U.S. stocks fell on Wednesday as investors weighed mixed corporate earnings and signs of lingering inflationary pressures.
The benchmark S&P 500 gauge closed down 0.7%, reversing price after two days of strong gains. The tech-heavy Nasdaq Composite fell 0.9%. In Europe, the regional Stoxx 600 closed down 0.5%.
Consumer goods groups Procter & Gamble and Nestlé became the latest companies to point to the effect of inflation when they reported their third-quarter results on Wednesday.
Both groups reported falling sales volumes in the three months to September, and Nestlé chief executive Mark Schneider said the Swiss group would raise prices further to pay for energy and labor costs. – higher labor costs. Ohio-based P&G took a further hit from the strong dollar.
Investors pay close attention to corporate advice on price levels and the effect of higher costs. Central banks led by the US Federal Reserve have tightened monetary policy aggressively this year in an effort to rein in rising prices, but the speed and scale of the changes have raised concerns that economies could be pushed into recession.
The Fed has raised borrowing costs by 0.75 percentage points at each of its past three meetings, bringing its target range to 3-3.25%, and is expected to do the same at its next meeting.
In the UK, data released earlier on Wednesday showed annual inflation accelerating in September to 10.1% from 9.9% in August, due to rising food prices. The latest reading of the consumer price index was above the consensus of 10% among economists polled by Reuters.
Outside of the consumer sector, earnings reports were mixed. Shares of Netflix jumped 13% on Wednesday after posting positive results after Tuesday’s closing bell. The streaming group shocked investors in April when it revealed subscriber growth had reversed, but said on Tuesday it had stemmed its subscriber losses in the third quarter. Popular programs such as stranger things had helped him add 2.4 million subscribers, more than double the number the streaming group predicted.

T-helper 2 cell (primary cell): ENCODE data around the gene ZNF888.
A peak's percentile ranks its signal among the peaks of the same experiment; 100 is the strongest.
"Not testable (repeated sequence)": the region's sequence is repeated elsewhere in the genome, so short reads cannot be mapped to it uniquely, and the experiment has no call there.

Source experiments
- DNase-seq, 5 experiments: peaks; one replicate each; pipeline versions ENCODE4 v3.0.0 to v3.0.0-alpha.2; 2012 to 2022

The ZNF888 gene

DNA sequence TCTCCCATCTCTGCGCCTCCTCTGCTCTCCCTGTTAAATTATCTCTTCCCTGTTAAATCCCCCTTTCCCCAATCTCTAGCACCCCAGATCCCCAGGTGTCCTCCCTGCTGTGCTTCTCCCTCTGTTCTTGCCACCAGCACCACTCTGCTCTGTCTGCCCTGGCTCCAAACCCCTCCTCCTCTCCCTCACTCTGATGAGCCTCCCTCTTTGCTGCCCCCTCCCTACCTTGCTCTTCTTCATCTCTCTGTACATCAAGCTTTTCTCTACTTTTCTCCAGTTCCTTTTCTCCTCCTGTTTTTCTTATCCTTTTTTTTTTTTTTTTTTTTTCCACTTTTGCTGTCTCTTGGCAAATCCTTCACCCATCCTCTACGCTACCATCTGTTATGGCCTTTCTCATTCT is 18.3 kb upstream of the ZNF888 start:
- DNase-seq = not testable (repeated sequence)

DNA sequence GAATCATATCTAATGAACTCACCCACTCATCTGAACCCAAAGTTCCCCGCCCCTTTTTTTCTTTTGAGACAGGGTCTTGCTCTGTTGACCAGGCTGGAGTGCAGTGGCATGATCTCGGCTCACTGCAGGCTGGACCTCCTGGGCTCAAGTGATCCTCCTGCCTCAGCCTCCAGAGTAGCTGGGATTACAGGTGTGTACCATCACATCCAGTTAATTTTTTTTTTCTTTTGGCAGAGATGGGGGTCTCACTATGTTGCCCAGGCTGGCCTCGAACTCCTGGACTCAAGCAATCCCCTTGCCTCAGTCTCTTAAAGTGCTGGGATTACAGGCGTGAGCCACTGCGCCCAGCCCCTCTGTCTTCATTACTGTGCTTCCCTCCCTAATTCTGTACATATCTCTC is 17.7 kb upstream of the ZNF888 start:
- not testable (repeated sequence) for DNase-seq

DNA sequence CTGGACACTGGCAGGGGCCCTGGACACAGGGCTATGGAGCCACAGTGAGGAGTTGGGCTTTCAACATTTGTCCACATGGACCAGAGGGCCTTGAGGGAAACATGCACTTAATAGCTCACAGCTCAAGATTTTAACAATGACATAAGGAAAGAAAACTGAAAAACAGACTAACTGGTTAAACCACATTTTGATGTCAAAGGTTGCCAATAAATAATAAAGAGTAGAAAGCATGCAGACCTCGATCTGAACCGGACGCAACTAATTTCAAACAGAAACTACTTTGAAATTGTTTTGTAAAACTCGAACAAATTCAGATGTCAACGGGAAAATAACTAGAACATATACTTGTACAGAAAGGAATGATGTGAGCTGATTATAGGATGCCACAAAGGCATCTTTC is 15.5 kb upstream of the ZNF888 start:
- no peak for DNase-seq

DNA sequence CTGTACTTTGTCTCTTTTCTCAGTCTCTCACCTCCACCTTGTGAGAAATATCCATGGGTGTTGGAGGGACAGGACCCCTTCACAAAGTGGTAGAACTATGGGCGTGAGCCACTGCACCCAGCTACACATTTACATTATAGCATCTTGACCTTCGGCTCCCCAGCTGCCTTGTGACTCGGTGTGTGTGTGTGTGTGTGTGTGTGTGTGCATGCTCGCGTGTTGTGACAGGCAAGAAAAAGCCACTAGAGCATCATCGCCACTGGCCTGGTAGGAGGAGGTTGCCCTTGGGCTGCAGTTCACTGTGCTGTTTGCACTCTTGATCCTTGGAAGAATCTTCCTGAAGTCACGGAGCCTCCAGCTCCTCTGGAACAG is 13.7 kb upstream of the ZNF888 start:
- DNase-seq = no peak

Healthcare group Abbott Laboratories, on the other hand, fell 6.5% as the strong dollar weighed on its international sales.
The S&P 500 was still in positive territory for the week after strong Monday and Tuesday, but Mark Haefele, chief investment officer at UBS Global Wealth Management, said in a note that “we don’t expect a sustained turnaround any time soon. “.
“In fact, the risk-reward outlook for markets has turned unfavorable in the near term, in our view, reflecting a combination of persistent inflation, rising rates, falling growth estimates and heightened financial stress.”
In government debt markets, the yield on the 10-year US Treasury rose 0.13 percentage points to 4.13% as the price of the instrument fell.
The UK 10-year equivalent yield fell 0.03 percentage point to 3.88%. The 30-year gilt yield fell more than 0.2 percentage points to just below 4% for the first time in more than two weeks, Tradeweb data showed, following a decision Bank of England to exclude longer-term debt when it begins bond sales next month.
The pound lost 0.9% against the dollar at $1.12, while the greenback gained 0.7% against a basket of six peers. The yen hit a new 32-year low against the US currency at ¥149.89.
The Japanese currency has fallen more than 20% this year, its decline fueled by a widening gap between the ultra-loose monetary policy of the Bank of Japan and the tightening trend displayed by many other global central banks.